What is Intelligence?

"Intelligence" comes from the word "intelligere," which means to understand, to perceive in Latin. In the Middle Ages, the term "intellectus" was used in the translation of the Greek term "Nous", which was often used in philosophical arguments such as the immortality of souls. Because of such background, Francis Bacon, David Hume and John Locke, who were representative mordern philosophers on the theory of cognition, have used the word "understanding" instead, so it was almost a forgotten word until 20th century.

The beginning of the re-emergence of the term "intelligence" coincides with the development of modern psychology. The most important event is that early 20th century psychologist Alfred Binet set up the IQ test and IQ theory. Since then, the term "intelligence" has become widely used in a wide variety of contexts.

Although many scholars have defined intelligence over the years, the most famous are the definitions in the article of Wall Street Journal "Mainstream Science on Intelligence" signed by 52 scholars in 1994 and in the report titled "Intelligence: Knowns and Unknowns" published by the Board of Scientific Affairs of the American Psychological Association.

Intelligence were defined from "Mainstream Science on Intelligence" in Wall Street Journal as,
A very general mental capability that, among other things, involves the ability to reason, plan, solve problems, think abstractly, comprehend complex ideas, learn quickly and learn from experience. It is not merely book learning, a narrow academic skill, or test-taking smarts. Rather, it reflects a broader and deeper capability for comprehending our surroundings—"catching on," "making sense" of things, or "figuring out" what to do
and defined from "Intelligence: Knowns and Unknowns" in the 1995 report by American Psychological Association as,
Individuals differ from one another in their ability to understand complex ideas, to adapt effectively to the environment, to learn from experience, to engage in various forms of reasoning, to overcome obstacles by taking thought. Although these individual differences can be substantial, they are never entirely consistent: a given person's intellectual performance will vary on different occasions, in different domains, as judged by different criteria. Concepts of "intelligence" are attempts to clarify and organize this complex set of phenomena. Although considerable clarity has been achieved in some areas, no such conceptualization has yet answered all the important questions, and none commands universal assent. Indeed, when two dozen prominent theorists were recently asked to define intelligence, they gave two dozen, somewhat different, definitions.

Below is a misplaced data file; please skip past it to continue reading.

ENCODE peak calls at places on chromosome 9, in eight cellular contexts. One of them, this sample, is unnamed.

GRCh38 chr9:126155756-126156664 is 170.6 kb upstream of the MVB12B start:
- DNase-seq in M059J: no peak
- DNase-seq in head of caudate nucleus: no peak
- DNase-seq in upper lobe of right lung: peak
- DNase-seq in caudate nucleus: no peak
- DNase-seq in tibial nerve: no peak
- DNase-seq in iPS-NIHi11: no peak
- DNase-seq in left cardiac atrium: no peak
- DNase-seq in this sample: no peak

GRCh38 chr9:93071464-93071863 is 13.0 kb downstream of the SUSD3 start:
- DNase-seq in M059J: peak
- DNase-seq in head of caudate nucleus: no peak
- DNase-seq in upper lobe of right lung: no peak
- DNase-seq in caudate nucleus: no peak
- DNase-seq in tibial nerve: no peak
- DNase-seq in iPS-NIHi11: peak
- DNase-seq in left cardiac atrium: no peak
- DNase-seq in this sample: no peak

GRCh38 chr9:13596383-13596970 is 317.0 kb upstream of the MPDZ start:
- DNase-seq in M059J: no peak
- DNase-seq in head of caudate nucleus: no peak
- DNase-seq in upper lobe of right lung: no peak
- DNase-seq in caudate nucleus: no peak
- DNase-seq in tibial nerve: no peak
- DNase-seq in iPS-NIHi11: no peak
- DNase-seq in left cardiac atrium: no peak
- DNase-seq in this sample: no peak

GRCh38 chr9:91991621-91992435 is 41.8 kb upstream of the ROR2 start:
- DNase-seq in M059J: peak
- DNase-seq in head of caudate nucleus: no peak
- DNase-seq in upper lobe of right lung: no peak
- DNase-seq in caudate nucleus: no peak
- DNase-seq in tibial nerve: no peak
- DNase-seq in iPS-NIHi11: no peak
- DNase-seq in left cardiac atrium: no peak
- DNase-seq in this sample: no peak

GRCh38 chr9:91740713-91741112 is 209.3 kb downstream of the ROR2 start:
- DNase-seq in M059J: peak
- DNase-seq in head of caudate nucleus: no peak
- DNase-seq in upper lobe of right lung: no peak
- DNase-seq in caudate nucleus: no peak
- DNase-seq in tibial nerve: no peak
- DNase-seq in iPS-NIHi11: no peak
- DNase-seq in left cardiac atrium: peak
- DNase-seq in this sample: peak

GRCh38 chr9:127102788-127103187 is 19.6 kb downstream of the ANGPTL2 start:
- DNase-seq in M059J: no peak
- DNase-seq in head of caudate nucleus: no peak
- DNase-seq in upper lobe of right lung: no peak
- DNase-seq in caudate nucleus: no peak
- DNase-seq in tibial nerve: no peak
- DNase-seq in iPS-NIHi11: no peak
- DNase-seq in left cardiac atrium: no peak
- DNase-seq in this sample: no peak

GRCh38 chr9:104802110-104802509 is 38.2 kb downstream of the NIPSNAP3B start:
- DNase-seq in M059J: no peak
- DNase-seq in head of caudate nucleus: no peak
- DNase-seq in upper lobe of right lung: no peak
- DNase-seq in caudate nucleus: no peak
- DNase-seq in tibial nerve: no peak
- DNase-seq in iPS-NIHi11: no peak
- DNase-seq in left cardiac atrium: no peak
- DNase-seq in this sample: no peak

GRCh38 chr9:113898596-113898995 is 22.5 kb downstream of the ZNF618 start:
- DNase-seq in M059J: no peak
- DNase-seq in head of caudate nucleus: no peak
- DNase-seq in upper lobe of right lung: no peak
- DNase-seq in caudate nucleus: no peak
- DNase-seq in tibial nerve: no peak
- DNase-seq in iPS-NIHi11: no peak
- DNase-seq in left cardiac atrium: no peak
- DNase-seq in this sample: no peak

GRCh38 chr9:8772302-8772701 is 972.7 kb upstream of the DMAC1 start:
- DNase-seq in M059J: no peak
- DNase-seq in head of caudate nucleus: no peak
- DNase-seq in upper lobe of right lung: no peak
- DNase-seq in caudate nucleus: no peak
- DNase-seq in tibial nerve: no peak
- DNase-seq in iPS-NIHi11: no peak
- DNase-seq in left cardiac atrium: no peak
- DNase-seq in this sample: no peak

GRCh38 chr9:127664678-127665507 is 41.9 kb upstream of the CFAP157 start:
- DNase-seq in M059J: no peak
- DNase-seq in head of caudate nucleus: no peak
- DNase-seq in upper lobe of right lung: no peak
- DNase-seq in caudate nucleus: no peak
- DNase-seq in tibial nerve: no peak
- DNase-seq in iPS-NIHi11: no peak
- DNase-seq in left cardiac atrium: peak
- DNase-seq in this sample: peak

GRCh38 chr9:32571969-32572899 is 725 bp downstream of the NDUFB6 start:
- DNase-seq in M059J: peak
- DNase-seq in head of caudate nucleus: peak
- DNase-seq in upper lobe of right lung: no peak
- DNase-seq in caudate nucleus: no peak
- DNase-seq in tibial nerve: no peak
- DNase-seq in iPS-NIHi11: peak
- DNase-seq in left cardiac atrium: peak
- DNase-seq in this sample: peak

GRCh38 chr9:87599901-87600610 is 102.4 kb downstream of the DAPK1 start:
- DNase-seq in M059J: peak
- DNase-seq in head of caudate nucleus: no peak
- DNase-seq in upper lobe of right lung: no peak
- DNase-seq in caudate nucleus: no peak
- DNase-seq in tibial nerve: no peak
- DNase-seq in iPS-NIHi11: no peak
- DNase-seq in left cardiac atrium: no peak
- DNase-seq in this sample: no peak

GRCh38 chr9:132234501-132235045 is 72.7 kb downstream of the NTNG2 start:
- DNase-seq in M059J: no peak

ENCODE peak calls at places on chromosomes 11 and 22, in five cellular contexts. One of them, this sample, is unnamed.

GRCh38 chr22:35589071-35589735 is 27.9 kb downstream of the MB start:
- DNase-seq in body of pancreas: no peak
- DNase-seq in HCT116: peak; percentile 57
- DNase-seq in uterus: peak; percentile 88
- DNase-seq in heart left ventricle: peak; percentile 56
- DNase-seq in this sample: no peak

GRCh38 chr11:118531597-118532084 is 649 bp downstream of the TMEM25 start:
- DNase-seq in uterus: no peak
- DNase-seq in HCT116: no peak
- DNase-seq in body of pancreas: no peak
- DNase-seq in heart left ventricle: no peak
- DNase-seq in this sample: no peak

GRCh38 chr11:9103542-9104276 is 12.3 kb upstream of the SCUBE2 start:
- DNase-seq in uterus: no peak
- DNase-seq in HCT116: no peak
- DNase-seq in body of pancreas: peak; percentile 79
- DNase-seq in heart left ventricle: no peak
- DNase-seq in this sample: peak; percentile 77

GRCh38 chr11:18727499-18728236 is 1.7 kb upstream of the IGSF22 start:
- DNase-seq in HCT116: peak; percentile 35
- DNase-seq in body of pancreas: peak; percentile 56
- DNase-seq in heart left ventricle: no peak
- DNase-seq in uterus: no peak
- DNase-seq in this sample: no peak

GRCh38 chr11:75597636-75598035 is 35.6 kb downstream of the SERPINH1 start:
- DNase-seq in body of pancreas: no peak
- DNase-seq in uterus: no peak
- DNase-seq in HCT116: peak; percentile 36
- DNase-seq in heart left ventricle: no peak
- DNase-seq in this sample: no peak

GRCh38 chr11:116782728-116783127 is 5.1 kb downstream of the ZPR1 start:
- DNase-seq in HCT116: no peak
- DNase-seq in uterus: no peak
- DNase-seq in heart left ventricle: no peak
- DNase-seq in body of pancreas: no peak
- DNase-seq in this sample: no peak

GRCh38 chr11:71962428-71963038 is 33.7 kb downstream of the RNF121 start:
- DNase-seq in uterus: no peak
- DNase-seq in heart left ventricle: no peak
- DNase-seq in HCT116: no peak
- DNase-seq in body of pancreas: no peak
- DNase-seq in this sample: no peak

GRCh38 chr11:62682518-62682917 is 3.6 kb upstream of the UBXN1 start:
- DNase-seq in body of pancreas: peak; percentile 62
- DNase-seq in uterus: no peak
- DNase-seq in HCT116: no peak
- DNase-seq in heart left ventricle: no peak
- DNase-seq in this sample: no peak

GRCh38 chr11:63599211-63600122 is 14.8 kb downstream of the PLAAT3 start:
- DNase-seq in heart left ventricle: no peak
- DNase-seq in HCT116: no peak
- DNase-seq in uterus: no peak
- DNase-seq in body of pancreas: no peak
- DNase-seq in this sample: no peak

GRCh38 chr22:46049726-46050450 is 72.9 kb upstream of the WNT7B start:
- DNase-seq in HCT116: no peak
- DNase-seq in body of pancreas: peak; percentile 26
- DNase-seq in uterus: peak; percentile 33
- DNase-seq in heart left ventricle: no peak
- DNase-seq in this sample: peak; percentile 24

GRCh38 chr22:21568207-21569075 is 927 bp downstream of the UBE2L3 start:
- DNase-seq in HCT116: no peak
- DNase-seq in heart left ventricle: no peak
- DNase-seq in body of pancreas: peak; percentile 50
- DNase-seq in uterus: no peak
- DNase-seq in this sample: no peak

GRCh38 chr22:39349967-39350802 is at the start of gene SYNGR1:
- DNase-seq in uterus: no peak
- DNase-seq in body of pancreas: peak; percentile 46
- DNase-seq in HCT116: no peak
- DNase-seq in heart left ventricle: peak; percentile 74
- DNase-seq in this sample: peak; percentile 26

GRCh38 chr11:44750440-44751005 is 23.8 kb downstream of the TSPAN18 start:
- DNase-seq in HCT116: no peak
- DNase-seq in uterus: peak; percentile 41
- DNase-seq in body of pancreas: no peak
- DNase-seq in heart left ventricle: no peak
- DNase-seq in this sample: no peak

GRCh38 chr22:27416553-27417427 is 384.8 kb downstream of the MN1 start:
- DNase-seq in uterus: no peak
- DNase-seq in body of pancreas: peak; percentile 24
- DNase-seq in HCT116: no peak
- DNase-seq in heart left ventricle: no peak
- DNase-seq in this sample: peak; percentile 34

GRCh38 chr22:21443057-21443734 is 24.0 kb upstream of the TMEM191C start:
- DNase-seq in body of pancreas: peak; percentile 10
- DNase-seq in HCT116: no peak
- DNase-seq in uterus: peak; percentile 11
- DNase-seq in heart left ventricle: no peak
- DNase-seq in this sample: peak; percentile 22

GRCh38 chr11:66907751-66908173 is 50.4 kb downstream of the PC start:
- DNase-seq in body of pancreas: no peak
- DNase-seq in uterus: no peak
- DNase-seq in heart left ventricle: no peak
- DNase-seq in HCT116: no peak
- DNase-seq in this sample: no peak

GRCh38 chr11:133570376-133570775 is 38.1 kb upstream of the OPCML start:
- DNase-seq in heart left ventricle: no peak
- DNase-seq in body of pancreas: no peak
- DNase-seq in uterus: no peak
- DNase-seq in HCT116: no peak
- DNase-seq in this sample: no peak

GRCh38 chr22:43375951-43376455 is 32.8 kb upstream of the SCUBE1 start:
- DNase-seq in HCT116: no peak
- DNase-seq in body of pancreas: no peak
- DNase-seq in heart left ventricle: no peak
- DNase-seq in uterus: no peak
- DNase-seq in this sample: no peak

These definitions are all about "human intelligence". They are overly complicated, and considering ethical issues, I think there is a considerable gap from the word "intelligence" that we use today in many ways.

The term "intelligence" has become more popular in recent years because of the emergence of "artificial intelligence" technology. However, the meanings of intelligence in artificial intelligence, in psychology, and in life sciences are often used in different meanings. Therefore, a more general and broad definition of intelligence is needed.

One of the descriptions of "intelligence" in Wikipedia seems to be more reasonable to me. Wikipedias says "intelligence" is,
The ability to perceive information, and to retain it as knowledge to be applied towards adaptive behaviors within an environment or context
By applying this definition, information can be acquired for adaptation according to changes in the external environment, and all actions and their achievements evolved and developed based on the knowledge extracted therefrom can be seen as "intelligence". In this definition, the process of evolution of an organism in response to an external environment, the generation of a nervous system in a multicellular organism, the process of creating a brain, and the process by which an information network is changed in order to adapt to external environment in a computer, all these situations can be explained as "Intelligence. "

Therefore, I will use term "intelligence" in this sense. "Information" and "Intelligence" are everywhere.


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